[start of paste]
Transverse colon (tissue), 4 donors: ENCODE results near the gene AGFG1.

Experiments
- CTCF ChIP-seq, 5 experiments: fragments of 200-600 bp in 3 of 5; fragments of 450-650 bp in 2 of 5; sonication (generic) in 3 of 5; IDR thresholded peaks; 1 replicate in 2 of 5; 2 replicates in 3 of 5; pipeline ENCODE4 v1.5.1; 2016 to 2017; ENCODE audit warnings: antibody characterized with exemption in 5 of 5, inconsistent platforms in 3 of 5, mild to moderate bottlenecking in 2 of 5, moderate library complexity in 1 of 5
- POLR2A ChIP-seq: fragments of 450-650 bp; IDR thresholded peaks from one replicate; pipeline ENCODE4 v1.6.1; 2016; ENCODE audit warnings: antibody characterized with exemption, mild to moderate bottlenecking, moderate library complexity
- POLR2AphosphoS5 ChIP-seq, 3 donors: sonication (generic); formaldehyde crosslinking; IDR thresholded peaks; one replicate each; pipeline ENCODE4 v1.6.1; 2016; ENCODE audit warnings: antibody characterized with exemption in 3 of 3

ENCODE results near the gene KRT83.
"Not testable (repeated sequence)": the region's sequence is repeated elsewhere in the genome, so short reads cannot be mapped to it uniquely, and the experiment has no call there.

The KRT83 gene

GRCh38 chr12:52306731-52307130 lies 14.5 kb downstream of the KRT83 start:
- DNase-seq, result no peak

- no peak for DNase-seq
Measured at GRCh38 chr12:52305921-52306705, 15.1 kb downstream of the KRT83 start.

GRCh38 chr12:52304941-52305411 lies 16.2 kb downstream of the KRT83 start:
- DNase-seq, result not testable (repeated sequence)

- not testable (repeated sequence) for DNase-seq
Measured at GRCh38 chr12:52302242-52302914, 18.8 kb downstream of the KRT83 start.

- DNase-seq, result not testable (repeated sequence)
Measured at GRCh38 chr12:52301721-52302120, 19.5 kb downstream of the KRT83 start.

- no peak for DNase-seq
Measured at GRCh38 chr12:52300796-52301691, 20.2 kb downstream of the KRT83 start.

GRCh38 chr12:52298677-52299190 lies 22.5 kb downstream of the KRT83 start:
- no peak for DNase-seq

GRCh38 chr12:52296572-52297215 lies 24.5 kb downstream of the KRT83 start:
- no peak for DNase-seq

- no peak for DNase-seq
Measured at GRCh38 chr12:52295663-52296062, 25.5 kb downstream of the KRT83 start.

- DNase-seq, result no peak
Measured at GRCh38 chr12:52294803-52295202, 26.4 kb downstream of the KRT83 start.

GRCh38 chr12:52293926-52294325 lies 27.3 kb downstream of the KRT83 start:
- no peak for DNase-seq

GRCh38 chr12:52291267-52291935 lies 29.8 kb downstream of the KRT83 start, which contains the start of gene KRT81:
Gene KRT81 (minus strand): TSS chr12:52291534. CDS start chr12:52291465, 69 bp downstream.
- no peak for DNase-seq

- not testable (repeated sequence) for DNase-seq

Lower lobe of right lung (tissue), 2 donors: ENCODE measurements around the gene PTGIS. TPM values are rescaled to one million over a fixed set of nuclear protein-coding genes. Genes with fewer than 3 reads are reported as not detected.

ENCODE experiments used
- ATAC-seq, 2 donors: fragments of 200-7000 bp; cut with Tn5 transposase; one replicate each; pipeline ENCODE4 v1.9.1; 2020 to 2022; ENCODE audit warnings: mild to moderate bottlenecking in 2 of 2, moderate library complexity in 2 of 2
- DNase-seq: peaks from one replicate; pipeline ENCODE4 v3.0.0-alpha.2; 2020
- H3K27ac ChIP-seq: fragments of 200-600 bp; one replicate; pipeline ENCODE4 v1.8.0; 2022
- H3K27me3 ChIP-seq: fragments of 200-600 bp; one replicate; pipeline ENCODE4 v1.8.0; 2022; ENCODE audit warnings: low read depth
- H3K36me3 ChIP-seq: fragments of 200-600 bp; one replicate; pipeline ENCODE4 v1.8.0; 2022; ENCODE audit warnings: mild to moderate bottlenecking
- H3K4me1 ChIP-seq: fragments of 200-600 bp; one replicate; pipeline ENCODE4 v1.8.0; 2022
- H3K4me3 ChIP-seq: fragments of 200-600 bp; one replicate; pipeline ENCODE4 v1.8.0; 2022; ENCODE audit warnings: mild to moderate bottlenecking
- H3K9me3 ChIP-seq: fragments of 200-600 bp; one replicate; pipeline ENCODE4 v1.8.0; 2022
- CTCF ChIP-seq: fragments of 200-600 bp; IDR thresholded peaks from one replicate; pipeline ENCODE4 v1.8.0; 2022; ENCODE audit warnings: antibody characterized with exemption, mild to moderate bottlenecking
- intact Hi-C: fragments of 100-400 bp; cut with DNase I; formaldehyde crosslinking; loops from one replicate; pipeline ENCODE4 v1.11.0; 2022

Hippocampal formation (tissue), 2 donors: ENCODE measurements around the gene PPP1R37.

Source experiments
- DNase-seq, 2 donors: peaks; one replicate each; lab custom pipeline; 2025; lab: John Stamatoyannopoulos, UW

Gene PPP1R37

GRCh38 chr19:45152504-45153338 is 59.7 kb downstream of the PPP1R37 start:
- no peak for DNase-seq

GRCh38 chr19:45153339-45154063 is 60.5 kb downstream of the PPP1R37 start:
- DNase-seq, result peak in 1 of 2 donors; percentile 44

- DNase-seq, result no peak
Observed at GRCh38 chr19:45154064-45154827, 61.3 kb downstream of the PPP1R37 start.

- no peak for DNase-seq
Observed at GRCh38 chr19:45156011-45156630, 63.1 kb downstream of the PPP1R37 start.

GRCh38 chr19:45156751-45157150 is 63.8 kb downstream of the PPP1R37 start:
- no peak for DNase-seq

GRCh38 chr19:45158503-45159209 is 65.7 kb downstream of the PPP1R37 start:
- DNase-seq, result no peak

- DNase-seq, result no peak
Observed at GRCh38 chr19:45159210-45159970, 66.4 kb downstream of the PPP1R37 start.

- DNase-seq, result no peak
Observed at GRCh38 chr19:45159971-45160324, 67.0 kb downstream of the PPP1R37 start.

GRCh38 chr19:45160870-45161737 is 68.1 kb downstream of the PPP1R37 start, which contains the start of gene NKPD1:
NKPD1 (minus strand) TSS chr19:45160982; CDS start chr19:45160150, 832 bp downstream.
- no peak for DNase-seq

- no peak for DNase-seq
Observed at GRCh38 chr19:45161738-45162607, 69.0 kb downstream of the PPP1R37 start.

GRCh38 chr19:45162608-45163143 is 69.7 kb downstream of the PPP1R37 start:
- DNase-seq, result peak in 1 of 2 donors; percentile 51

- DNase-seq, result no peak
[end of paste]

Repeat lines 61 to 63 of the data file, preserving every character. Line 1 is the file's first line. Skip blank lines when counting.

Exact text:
GRCh38 chr19:45158503-45159209 is 65.7 kb downstream of the PPP1R37 start:
- DNase-seq, result no peak

- DNase-seq, result no peak